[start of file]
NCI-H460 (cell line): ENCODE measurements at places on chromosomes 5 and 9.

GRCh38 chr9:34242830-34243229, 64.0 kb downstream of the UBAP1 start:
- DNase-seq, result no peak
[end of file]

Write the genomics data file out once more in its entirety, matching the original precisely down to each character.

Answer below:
NCI-H460 (cell line): ENCODE measurements at places on chromosomes 5 and 9.

GRCh38 chr9:34242830-34243229, 64.0 kb downstream of the UBAP1 start:
- DNase-seq, result no peak